WHITEHOUSE STATION, N.J. (CBSNewYork) -- The coronavirus pandemic has forced local farmers to get creative to keep fresh fruits and vegetables flowing, and people are eating it up.
Jersey strawberries are ripe for the picking at Melick's Town Farm in Whitehouse Station, but before you show up to pick your own, you must sign up online.
"So that we can space people out every 15 minutes," said Rebecca Melick, a 10th generation New Jersey farmer.
She says customers have been calling for weeks, waiting to roam the fields and find the perfect pick.
"They've been knocking down the door," she told CBS2's Vanessa Murdock.
Stephanie Wilson brought her daughters, ages 6 and 3. She said with homeschooling done, they needed something fun to do outside, and she appreciated the field wasn't packed with people.
"It was nice to know they are limiting how many people are out there," Wilson said. "With young kids, it's hard, very hard to keep people apart."
While strawberries might be the reason for a visit Wednesday, springtime is typically quiet at the farm, but not this year.
"There is tremendous demand for shopping at a local establishment in an open-air environment," Melick said.
Melick says she's never before stocked bananas; now she does. Community-supported agriculture, or CSA, memberships are up 50%. The homemade hard cider and wine are huge hits with loyal customers and new ones.
- Resources, Hotlines, Unemployment & Covering Bills
- Remote Learning Tools For Parents Teaching At Home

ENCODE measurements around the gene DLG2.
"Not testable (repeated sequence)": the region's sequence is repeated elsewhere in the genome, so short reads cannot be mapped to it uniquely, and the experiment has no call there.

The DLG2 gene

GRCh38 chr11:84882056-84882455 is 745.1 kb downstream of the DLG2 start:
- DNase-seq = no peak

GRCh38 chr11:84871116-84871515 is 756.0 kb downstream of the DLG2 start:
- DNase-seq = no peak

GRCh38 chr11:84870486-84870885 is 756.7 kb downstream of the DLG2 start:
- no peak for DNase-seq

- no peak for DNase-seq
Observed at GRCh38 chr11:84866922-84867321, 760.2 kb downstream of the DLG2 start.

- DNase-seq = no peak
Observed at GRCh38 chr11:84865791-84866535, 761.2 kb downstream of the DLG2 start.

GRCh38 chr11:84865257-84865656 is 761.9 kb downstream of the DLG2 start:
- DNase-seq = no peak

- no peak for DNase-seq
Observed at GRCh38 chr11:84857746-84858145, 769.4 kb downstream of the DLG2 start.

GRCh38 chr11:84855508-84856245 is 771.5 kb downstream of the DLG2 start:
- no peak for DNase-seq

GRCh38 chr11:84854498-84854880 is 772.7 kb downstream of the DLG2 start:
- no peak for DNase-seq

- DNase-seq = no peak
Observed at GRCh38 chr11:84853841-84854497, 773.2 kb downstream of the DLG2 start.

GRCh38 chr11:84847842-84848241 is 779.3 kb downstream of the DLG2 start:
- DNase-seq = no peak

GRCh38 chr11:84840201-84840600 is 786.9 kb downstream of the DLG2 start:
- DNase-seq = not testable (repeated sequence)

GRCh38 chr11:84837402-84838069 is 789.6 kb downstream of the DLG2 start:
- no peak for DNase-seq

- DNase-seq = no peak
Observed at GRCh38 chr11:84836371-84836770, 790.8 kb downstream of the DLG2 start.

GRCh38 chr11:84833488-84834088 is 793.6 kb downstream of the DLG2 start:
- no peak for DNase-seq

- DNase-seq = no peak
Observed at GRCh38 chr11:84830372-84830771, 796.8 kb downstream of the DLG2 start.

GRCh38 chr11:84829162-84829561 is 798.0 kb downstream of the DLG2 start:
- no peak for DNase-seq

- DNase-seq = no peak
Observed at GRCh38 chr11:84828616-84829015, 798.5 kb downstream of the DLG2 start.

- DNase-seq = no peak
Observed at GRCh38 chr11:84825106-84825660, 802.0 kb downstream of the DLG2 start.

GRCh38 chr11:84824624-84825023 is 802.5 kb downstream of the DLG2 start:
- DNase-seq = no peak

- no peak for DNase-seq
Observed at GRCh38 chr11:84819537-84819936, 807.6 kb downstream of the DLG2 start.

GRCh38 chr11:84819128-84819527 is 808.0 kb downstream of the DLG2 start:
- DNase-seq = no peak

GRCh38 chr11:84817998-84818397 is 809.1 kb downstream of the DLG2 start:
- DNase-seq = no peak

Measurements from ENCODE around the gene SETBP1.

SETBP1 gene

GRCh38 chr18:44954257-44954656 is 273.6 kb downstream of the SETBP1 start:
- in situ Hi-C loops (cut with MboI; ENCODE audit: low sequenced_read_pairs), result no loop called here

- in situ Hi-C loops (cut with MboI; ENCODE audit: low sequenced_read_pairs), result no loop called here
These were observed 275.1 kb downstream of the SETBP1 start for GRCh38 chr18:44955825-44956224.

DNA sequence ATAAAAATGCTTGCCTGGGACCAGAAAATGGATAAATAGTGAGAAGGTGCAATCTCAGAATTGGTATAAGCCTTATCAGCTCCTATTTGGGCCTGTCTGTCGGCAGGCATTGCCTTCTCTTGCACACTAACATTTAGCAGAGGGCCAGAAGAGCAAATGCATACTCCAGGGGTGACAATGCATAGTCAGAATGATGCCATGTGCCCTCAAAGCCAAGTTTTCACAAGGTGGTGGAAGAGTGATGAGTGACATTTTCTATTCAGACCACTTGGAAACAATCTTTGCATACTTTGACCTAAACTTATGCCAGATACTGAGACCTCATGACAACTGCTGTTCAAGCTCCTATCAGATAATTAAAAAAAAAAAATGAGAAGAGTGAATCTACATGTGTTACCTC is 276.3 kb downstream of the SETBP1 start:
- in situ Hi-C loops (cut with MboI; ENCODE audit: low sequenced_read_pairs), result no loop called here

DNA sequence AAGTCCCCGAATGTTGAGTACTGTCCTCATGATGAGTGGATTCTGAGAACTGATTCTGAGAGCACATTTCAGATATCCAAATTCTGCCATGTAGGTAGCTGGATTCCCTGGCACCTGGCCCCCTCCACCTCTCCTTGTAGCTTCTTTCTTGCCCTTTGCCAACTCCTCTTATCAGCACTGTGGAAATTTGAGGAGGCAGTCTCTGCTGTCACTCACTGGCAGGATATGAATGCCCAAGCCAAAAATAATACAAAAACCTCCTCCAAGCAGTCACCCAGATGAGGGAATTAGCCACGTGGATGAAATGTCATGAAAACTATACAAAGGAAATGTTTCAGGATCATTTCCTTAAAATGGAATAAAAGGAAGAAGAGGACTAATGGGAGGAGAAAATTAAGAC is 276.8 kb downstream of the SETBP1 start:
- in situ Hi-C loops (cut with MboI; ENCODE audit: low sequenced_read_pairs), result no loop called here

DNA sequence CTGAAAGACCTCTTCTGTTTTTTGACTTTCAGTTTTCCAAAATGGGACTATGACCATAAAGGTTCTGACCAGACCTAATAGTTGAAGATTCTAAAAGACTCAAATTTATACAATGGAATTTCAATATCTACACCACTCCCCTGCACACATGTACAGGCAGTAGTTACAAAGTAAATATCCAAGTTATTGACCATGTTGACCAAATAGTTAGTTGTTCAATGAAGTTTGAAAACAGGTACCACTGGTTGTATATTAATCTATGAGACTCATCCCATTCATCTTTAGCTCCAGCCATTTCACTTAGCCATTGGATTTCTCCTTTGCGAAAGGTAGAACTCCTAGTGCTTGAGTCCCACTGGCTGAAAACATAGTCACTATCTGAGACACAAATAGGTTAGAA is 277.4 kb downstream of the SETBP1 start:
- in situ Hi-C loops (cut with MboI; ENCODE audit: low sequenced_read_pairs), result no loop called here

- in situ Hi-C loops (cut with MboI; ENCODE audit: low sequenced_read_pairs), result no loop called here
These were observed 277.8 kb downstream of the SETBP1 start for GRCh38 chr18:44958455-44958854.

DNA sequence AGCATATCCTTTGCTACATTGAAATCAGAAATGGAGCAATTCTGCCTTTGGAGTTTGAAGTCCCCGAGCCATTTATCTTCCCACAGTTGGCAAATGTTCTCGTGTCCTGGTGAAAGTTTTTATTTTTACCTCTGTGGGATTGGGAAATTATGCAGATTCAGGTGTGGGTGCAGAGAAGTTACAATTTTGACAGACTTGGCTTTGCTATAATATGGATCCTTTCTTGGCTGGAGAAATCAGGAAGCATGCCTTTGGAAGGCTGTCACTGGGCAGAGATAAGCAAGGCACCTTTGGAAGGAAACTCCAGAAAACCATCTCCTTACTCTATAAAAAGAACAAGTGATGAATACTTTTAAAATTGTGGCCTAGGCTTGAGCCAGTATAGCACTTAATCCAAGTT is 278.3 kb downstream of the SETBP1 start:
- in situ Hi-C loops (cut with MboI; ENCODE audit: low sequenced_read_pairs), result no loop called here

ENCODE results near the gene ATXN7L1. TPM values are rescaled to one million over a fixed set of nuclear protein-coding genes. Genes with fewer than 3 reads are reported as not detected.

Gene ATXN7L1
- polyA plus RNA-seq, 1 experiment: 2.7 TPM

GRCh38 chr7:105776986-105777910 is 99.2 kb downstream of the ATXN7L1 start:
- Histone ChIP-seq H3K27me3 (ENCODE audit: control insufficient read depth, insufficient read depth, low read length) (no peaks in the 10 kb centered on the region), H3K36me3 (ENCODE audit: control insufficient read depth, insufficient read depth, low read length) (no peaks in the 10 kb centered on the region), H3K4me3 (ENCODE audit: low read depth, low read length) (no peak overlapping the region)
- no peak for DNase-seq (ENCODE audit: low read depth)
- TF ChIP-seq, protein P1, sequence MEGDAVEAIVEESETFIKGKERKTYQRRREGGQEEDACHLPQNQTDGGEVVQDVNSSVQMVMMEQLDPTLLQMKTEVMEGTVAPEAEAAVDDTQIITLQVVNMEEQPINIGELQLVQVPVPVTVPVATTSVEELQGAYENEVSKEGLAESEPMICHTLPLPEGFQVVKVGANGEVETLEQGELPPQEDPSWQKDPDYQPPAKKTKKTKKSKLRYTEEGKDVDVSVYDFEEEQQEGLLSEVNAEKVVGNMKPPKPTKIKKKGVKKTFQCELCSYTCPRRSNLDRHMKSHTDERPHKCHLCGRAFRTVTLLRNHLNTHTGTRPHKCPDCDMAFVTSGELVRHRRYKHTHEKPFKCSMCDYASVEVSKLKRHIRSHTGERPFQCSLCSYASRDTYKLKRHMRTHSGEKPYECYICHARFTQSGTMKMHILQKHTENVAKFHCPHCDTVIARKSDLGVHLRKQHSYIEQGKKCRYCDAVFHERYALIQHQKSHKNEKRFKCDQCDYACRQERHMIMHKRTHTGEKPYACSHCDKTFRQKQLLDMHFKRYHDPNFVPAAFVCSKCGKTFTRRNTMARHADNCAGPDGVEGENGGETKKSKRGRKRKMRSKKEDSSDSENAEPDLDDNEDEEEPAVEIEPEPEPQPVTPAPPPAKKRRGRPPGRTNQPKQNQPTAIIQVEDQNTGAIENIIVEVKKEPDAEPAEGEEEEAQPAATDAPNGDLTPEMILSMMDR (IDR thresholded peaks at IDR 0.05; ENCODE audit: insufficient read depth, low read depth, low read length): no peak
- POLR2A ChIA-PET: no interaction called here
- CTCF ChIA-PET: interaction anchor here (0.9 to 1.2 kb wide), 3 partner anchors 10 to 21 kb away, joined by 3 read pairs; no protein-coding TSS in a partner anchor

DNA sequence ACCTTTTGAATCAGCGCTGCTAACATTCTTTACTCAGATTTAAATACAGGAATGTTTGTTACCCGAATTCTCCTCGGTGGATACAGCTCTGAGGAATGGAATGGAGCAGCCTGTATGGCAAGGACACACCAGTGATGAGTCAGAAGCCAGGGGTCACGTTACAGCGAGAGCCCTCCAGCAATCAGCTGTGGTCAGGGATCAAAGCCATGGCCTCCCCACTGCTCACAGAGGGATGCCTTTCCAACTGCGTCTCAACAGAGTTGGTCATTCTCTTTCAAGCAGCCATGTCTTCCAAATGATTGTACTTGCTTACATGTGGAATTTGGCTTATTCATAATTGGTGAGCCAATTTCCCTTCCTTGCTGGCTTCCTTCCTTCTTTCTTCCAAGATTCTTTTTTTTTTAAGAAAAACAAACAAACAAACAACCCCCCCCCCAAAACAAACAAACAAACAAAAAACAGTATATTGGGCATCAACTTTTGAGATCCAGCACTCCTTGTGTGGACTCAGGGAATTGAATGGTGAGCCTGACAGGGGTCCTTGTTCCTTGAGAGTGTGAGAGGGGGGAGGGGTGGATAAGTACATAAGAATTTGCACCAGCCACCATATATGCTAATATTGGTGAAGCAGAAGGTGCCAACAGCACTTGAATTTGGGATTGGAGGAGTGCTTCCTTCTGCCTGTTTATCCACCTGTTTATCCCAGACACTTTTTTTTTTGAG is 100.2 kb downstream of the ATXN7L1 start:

- Ask Dr. Max Your Health Questions
- How Make Your Own DIY Face Mask
- How To Safely Remove Disposable Gloves
- Tips For Parents To Help Kids Cope
- Chopper 2 Over Empty NYC Streets, Landmarks
- Complete Coronavirus Coverage
At Windy Brow Farms in Fredon Township, the pandemic forced a shift in focus and it's paying off. Compared to last year, off-season profits are up 25%.
"We've switched to a pure online pre-order system," managing partner Jacob Hunt said.
Hunt says typically homemade ice cream and fresh-baked pastries are the spring mainstay, but now he's selling vegetables and more.
"Something we would never normally do has been really good for us," he said.
Hunt hopes that the unusual spring will carry him through summer, as a big chunk of his peach crop got wiped out by a late season kill frost.
But still he's making plans to welcome all to pick your own peaches and apples this summer.
One possibility is online reservations, which seems to be working for the strawberry lovers.
for more features.